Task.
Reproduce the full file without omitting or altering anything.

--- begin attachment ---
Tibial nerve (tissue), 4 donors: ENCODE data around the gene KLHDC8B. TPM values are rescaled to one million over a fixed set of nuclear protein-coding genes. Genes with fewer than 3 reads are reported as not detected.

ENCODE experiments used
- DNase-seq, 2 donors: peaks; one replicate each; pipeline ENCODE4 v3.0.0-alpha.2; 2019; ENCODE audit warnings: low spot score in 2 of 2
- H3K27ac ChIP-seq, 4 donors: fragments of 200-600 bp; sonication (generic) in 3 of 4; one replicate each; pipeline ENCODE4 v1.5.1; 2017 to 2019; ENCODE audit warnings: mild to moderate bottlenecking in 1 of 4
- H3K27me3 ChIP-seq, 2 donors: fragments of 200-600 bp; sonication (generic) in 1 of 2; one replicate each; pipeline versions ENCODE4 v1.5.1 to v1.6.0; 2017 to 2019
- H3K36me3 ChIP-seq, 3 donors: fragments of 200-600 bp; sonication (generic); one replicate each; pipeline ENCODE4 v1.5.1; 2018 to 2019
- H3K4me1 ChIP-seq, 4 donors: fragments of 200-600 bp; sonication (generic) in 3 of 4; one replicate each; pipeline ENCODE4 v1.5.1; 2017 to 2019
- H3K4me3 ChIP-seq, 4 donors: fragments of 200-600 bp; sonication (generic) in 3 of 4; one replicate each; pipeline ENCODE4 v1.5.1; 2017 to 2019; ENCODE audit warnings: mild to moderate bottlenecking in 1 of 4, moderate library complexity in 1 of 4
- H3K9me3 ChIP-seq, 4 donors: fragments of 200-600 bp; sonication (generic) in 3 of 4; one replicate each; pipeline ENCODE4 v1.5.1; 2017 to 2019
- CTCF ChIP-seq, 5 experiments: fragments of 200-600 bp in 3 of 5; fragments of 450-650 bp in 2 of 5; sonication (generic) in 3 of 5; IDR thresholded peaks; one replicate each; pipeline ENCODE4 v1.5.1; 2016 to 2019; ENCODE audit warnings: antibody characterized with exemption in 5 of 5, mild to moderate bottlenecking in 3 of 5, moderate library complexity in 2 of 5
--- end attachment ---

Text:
Tibial nerve (tissue), 4 donors: ENCODE data around the gene KLHDC8B. TPM values are rescaled to one million over a fixed set of nuclear protein-coding genes. Genes with fewer than 3 reads are reported as not detected.

ENCODE experiments used
- DNase-seq, 2 donors: peaks; one replicate each; pipeline ENCODE4 v3.0.0-alpha.2; 2019; ENCODE audit warnings: low spot score in 2 of 2
- H3K27ac ChIP-seq, 4 donors: fragments of 200-600 bp; sonication (generic) in 3 of 4; one replicate each; pipeline ENCODE4 v1.5.1; 2017 to 2019; ENCODE audit warnings: mild to moderate bottlenecking in 1 of 4
- H3K27me3 ChIP-seq, 2 donors: fragments of 200-600 bp; sonication (generic) in 1 of 2; one replicate each; pipeline versions ENCODE4 v1.5.1 to v1.6.0; 2017 to 2019
- H3K36me3 ChIP-seq, 3 donors: fragments of 200-600 bp; sonication (generic); one replicate each; pipeline ENCODE4 v1.5.1; 2018 to 2019
- H3K4me1 ChIP-seq, 4 donors: fragments of 200-600 bp; sonication (generic) in 3 of 4; one replicate each; pipeline ENCODE4 v1.5.1; 2017 to 2019
- H3K4me3 ChIP-seq, 4 donors: fragments of 200-600 bp; sonication (generic) in 3 of 4; one replicate each; pipeline ENCODE4 v1.5.1; 2017 to 2019; ENCODE audit warnings: mild to moderate bottlenecking in 1 of 4, moderate library complexity in 1 of 4
- H3K9me3 ChIP-seq, 4 donors: fragments of 200-600 bp; sonication (generic) in 3 of 4; one replicate each; pipeline ENCODE4 v1.5.1; 2017 to 2019
- CTCF ChIP-seq, 5 experiments: fragments of 200-600 bp in 3 of 5; fragments of 450-650 bp in 2 of 5; sonication (generic) in 3 of 5; IDR thresholded peaks; one replicate each; pipeline ENCODE4 v1.5.1; 2016 to 2019; ENCODE audit warnings: antibody characterized with exemption in 5 of 5, mild to moderate bottlenecking in 3 of 5, moderate library complexity in 2 of 5